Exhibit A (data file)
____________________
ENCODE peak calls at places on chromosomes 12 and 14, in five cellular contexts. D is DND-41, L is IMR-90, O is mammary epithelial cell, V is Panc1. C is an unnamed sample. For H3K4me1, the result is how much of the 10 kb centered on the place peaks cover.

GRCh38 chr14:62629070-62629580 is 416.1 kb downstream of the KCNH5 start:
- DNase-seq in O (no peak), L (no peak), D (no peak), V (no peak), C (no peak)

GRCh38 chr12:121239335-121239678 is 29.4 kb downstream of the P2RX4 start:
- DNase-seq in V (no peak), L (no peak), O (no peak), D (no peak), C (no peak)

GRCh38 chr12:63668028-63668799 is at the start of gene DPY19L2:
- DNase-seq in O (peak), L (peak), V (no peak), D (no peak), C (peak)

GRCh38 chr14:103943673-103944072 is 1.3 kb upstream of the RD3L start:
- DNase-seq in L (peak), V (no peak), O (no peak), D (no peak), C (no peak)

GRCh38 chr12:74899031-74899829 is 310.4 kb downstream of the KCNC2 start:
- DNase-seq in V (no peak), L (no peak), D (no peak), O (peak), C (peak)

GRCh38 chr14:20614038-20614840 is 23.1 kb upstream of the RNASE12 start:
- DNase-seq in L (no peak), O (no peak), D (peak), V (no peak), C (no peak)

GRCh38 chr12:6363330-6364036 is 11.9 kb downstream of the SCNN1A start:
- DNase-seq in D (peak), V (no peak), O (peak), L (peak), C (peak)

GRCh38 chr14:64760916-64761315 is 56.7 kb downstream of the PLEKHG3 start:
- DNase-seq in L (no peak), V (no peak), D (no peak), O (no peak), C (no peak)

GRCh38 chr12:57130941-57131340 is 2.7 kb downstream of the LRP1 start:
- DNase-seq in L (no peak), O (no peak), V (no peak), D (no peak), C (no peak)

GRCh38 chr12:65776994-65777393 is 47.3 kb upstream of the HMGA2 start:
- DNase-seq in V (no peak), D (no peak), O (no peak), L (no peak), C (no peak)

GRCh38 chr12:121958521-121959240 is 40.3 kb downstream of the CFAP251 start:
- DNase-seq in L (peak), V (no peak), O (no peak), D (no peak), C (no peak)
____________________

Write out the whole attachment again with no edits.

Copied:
ENCODE peak calls at places on chromosomes 12 and 14, in five cellular contexts. D is DND-41, L is IMR-90, O is mammary epithelial cell, V is Panc1. C is an unnamed sample. For H3K4me1, the result is how much of the 10 kb centered on the place peaks cover.

GRCh38 chr14:62629070-62629580 is 416.1 kb downstream of the KCNH5 start:
- DNase-seq in O (no peak), L (no peak), D (no peak), V (no peak), C (no peak)

GRCh38 chr12:121239335-121239678 is 29.4 kb downstream of the P2RX4 start:
- DNase-seq in V (no peak), L (no peak), O (no peak), D (no peak), C (no peak)

GRCh38 chr12:63668028-63668799 is at the start of gene DPY19L2:
- DNase-seq in O (peak), L (peak), V (no peak), D (no peak), C (peak)

GRCh38 chr14:103943673-103944072 is 1.3 kb upstream of the RD3L start:
- DNase-seq in L (peak), V (no peak), O (no peak), D (no peak), C (no peak)

GRCh38 chr12:74899031-74899829 is 310.4 kb downstream of the KCNC2 start:
- DNase-seq in V (no peak), L (no peak), D (no peak), O (peak), C (peak)

GRCh38 chr14:20614038-20614840 is 23.1 kb upstream of the RNASE12 start:
- DNase-seq in L (no peak), O (no peak), D (peak), V (no peak), C (no peak)

GRCh38 chr12:6363330-6364036 is 11.9 kb downstream of the SCNN1A start:
- DNase-seq in D (peak), V (no peak), O (peak), L (peak), C (peak)

GRCh38 chr14:64760916-64761315 is 56.7 kb downstream of the PLEKHG3 start:
- DNase-seq in L (no peak), V (no peak), D (no peak), O (no peak), C (no peak)

GRCh38 chr12:57130941-57131340 is 2.7 kb downstream of the LRP1 start:
- DNase-seq in L (no peak), O (no peak), V (no peak), D (no peak), C (no peak)

GRCh38 chr12:65776994-65777393 is 47.3 kb upstream of the HMGA2 start:
- DNase-seq in V (no peak), D (no peak), O (no peak), L (no peak), C (no peak)

GRCh38 chr12:121958521-121959240 is 40.3 kb downstream of the CFAP251 start:
- DNase-seq in L (peak), V (no peak), O (no peak), D (no peak), C (no peak)